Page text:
For as long as he could remember, J thought of himself in terms of “he,” “him,” and “his.”
Each Sunday morning dressing for church, he reached for his sturdy oxfords, while his sister begged to wear her patent leather tap shoes. Holding firm to the household’s rudder, their mother approved of J’s choice of footwear, if not his choice of address. He wanted everyone to call him Joey or Joe, not Josie, or (shudder) Josephine.
Each year, his first day of school featured the same routine. The teacher got to the Ns, called out “Nelson, Josephine Marie,” and the rest of the class chanted, “That ain’t right. Her name is Joey!” The teacher would wrinkle her nose, take her red pencil, and write down “Josie” on the roll sheet.
J’s classmates knew exactly how to push his buttons. By not correcting the teacher, by letting the dreaded “z” sound slip in to “Joey”, they would gently tease him to bring him back in line. But no one dared to pronounce the full three-syllable version of his given name. “J” was easiest for everyone, anyway.
And when it came time to play house at recess, or stage a melodrama in the cornfields near their cul-de-sac, J was more than happy to take the role of leading man. He always dressed appropriately for it. In the early 80s, children of both genders resembled that cheeky, dungaree-wearing, red-haired girl in the famous Lego ad. This was just as true in Ames, Iowa, where some boys even had long hair.
J’s participation in the daily theatrical gathering was crucial. The other boys were nowhere to be found. They were probably pulling the wings off ladybugs, or burning ants in the sun with a magnifying glass. J, on the other hand, was content to hang out with the girls and learn the etiquette of manhood.
He wiped his shoes on the welcome mat, washed his hands before dinner, complimented their beautiful hair and the delicious meal they had prepared. Or, better yet, he pretended to take them out to dinner after a hard day’s work for everyone. He held their hands and listened when they had a story to tell.
When J turned 35, he paid cash for the top surgery he’d been saving up for since college. Student loans paid off, money socked away in a 401K, he lived in a rent-controlled apartment in San Francisco. Soon he would turn his attention to home ownership, and add more each month to his down payment fund. But this procedure was an all-important milestone. It justified the recent change of gender on his driver’s license, made it all the more visible to the outside world.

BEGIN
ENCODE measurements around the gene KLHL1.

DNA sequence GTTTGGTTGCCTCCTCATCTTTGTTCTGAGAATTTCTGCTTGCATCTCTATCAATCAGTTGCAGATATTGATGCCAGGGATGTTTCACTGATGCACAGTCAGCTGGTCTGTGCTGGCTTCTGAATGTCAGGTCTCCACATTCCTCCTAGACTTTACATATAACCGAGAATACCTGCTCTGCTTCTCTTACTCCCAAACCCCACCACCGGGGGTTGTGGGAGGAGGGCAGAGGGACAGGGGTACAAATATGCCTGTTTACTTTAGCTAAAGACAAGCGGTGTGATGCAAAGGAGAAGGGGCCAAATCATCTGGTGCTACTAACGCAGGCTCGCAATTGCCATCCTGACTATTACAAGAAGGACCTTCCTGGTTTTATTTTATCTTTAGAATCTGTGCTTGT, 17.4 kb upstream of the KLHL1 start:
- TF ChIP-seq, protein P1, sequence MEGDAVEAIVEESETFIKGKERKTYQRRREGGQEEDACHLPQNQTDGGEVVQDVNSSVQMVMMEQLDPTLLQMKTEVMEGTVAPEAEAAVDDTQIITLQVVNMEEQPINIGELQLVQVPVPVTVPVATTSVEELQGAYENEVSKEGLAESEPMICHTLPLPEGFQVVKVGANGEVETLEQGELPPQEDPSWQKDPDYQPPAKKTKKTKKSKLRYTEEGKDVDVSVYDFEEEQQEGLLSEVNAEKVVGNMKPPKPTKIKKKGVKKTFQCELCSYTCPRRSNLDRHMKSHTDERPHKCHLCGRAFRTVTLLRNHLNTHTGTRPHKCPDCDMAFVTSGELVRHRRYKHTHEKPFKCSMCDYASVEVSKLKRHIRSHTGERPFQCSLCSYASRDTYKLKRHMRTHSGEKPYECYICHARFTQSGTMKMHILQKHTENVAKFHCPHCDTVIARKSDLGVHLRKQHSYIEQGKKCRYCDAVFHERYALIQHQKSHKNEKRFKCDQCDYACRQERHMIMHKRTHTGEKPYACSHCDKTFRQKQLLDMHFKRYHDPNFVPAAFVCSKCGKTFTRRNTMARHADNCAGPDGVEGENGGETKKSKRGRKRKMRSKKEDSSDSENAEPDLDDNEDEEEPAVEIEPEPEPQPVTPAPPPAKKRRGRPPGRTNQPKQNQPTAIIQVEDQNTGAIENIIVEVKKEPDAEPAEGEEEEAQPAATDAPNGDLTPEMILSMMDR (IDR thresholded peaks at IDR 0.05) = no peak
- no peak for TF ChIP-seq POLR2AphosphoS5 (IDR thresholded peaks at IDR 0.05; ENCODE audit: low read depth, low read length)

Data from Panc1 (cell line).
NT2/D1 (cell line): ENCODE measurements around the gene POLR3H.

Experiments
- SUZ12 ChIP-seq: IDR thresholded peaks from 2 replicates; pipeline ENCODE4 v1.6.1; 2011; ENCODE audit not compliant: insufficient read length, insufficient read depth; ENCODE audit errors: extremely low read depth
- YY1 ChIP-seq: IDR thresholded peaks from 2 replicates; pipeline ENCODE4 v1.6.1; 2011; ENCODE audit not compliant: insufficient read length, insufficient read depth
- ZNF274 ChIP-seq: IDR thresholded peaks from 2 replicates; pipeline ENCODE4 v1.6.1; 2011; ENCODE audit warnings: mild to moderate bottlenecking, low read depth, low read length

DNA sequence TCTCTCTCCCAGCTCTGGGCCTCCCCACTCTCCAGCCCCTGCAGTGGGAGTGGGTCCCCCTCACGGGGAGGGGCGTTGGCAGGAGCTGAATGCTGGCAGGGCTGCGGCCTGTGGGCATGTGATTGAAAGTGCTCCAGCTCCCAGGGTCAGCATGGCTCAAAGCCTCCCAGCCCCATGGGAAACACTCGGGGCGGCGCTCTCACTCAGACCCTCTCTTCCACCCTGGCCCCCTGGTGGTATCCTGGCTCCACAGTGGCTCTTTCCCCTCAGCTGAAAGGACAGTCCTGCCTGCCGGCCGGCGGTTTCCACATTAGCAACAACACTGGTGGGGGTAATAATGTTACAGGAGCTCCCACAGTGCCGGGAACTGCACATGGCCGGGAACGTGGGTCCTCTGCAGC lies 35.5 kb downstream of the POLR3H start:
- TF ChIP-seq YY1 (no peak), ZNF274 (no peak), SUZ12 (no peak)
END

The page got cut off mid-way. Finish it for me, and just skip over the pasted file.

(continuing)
Not everyone agreed. His friends expressed mixed feelings about his transition over drinks at the Lex. They claimed top surgery would give him all the privilege they lacked. That he was heading down the easy route if he started to “pass”. Some of these women had also complained that he “smelled different” once he started taking testosterone. But, hardest of all, was when his girlfriend cried bitterly, admitted that she loved his breasts and said she would miss them.
What to do? Octobers were so hot! That one perfect week each year, when the Blue Angels sliced the skies above the financial district, it felt especially confining to bind his chest each morning. He hated having to wear all those layers when what he wanted most of all was to feel the sun on his skin — and not just in his shady private back yard, or under the redwoods at Harbin Hot Springs.
Even though some of his more opinionated friends criticized him for wanting to pass, he felt that this was a different sort of privilege: to be invisible, for once. He always felt like he was wearing the wrong thing, looked wrong in the clothes he wanted to wear, and just wanted everyone to fucking mind their own business.
As the anesthesiologist led him through the countdown from one hundred, J got to ninety-six, and fell asleep happy.